Wednesday, April 20, 2011

"El buen amor"

I am sure few of my readers are scholars of Medieval Spanish. Those that are, or those who have taken History of the Spanish Language at Boston University, will recognize part of the title of the famous work by Juan Ruiz dating to the fourteenth century: "El libro del buen amor." Ruiz was a higher-ranking member of the Spanish clergy, a fact that did not stop him from writing over a thousand verses on carnal love, featuring dozens of women from all over the socio-economic, political, and ethnic scale.

If that wasn't enough to create an early church sex scandal, Ruiz added insult to injury by using religious language and Bible quotes to narrate his romantic encounters. The phrase "el buen amor," which for Middle Age society referred to love for God, was pilfered by Ruiz and used as a term for a successful sexual episode. Thus, what for Middle Age society was a black and white issue between salvation and sin was turned on its head by one author, starting a literary tradition of blending sex with religion, piety with physical love.

This Holy Week is yet another annual reminder of a different kind of love, a perfect love, a love so deep that it sparked the ultimate sacrifice: the humiliation and death of God's only Son for humankind. A love so great that it continues, steadfast and strong, despite our daily rejection. We, as Christians, are meant to transfer this divine love to our human neighbors as Jesus commanded us, saying:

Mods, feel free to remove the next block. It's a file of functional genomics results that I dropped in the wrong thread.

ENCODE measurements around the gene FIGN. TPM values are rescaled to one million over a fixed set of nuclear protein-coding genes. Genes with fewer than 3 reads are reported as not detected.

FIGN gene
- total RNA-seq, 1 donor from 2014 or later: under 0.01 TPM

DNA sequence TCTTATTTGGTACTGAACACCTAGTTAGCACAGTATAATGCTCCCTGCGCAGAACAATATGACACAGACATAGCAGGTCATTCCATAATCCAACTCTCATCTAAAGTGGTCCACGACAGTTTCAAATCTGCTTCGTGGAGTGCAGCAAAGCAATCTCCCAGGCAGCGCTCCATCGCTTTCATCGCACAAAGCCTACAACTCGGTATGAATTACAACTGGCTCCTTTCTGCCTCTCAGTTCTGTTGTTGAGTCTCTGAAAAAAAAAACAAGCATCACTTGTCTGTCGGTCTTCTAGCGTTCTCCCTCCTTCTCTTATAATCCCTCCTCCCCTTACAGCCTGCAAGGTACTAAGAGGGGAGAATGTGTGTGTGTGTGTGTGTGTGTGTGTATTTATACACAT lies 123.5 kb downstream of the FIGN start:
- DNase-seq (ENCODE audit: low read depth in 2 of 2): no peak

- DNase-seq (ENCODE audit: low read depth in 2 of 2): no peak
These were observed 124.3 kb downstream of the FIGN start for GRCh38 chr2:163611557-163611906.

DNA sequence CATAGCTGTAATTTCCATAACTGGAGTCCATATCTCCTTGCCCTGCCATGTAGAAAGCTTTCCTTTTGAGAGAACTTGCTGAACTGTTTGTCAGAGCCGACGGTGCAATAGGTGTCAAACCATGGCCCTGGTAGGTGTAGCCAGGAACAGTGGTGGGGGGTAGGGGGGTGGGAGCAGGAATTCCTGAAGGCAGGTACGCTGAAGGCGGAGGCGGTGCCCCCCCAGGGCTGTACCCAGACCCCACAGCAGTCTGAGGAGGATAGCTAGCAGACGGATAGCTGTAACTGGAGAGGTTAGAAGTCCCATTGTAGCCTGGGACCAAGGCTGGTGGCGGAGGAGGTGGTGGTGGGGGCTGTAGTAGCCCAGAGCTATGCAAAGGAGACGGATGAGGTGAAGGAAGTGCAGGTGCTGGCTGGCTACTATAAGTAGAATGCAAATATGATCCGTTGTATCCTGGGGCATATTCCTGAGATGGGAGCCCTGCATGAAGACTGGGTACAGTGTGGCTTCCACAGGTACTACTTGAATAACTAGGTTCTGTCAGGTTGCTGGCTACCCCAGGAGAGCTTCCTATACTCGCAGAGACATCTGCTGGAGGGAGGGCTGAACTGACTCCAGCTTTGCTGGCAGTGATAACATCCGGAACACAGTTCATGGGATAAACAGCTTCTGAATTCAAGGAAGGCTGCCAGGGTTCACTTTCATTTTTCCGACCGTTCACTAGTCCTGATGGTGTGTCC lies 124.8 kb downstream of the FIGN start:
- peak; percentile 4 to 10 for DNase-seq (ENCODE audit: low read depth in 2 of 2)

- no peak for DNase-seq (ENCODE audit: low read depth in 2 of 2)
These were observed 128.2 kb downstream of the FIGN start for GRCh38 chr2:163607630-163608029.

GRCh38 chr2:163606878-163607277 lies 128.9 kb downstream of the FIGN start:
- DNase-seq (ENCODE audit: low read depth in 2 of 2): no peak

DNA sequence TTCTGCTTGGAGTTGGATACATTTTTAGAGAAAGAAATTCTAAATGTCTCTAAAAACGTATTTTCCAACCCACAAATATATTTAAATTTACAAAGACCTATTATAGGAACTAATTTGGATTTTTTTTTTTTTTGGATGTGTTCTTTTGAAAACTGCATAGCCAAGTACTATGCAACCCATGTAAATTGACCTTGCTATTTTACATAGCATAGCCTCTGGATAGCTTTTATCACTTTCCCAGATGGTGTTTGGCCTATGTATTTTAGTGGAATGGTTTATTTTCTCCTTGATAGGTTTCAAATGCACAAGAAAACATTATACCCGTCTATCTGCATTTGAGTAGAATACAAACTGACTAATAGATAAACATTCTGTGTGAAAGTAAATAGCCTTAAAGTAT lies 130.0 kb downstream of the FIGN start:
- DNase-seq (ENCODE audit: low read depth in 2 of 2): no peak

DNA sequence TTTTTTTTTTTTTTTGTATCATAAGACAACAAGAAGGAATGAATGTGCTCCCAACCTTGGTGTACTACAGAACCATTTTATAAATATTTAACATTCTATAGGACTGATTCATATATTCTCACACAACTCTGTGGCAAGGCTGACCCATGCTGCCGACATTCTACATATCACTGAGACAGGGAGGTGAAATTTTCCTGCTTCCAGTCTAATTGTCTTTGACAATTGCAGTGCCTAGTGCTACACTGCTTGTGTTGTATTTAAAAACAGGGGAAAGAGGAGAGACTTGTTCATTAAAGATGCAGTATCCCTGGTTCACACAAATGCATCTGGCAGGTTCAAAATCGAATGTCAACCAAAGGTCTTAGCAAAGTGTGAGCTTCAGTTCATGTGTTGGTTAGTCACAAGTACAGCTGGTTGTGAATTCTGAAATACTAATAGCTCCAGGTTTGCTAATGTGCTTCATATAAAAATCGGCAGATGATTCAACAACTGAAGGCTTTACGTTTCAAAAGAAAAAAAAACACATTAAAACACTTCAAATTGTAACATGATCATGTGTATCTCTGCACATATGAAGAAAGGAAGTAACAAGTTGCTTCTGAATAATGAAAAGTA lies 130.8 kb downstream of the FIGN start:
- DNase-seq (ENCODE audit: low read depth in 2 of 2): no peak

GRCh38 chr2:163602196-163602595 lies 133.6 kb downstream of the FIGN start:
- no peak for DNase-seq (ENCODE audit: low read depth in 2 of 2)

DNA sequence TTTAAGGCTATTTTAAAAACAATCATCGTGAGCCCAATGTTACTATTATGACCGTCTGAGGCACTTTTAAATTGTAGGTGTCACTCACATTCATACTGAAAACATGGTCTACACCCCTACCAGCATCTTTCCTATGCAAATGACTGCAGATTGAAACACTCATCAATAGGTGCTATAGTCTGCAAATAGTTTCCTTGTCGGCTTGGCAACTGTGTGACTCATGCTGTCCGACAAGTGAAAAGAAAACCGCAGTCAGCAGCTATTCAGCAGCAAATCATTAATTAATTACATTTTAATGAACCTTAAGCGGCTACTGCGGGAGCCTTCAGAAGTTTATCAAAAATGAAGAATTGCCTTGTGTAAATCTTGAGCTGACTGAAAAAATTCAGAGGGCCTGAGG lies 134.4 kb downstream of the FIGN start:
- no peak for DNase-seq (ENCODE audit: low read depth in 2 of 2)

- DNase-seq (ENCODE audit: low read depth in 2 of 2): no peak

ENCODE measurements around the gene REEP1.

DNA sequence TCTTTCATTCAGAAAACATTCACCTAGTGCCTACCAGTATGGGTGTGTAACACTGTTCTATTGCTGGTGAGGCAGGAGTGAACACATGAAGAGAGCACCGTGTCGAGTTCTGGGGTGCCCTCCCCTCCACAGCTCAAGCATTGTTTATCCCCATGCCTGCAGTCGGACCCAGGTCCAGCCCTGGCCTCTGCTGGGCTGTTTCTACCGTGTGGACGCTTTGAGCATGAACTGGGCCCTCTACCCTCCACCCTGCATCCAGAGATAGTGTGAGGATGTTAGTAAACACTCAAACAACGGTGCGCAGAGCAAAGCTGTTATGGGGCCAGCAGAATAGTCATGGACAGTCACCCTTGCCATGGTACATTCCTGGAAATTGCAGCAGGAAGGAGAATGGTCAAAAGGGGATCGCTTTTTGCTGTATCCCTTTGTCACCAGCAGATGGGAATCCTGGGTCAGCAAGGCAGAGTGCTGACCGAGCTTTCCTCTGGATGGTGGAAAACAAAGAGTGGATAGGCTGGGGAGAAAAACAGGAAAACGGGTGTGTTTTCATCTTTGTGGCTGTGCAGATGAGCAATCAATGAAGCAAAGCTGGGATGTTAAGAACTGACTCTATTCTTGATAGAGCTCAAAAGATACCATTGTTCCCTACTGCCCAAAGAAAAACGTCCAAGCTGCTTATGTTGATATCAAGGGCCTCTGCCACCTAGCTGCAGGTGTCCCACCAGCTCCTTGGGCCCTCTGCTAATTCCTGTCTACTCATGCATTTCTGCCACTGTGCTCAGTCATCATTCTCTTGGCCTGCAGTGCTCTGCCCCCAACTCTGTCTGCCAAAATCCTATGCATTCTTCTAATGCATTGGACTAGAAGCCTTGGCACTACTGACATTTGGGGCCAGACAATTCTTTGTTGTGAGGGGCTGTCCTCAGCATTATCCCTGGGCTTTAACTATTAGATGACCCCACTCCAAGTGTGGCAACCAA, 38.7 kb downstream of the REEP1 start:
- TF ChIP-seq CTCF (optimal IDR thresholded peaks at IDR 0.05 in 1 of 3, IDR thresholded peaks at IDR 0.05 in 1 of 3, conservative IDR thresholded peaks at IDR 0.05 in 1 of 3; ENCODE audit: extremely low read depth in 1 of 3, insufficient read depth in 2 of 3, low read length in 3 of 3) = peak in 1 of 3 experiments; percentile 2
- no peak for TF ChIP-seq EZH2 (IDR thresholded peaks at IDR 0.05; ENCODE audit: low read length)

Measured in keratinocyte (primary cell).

"A new commandment I give to you, that you love one another: just as I have loved you, you also are to love one another. By this all people will know that you are my disciples, if you have love for one another.”

This commandment, even in the best of circumstances, is never easy. It is hard enough to love those that love you in such a way as to fully mirror divine love. Harder still is romantic love. When sexuality, attraction, insecurities, and dreams of the future enter the scene it is near impossible to love unequivocally. Where do feelings end and generosity begin? How do we leave our own desires behind long enough to fully love, when our own desires are so tied up in the other person. Can Christ-like love and sexuality co-exist?

As I move into the adult phase of my life, I struggle to answer these questions, both from within a relationship and from outside of one. As a future minister I struggle with where my duties as a pastor end in regards to my own personal relationships and where my sexuality fits in to my spirituality. I hope my own search for "el buen amor" will not, like Juan Ruiz's, end in tensions and perversions, but rather harmony and resolution.

No comments:

Post a Comment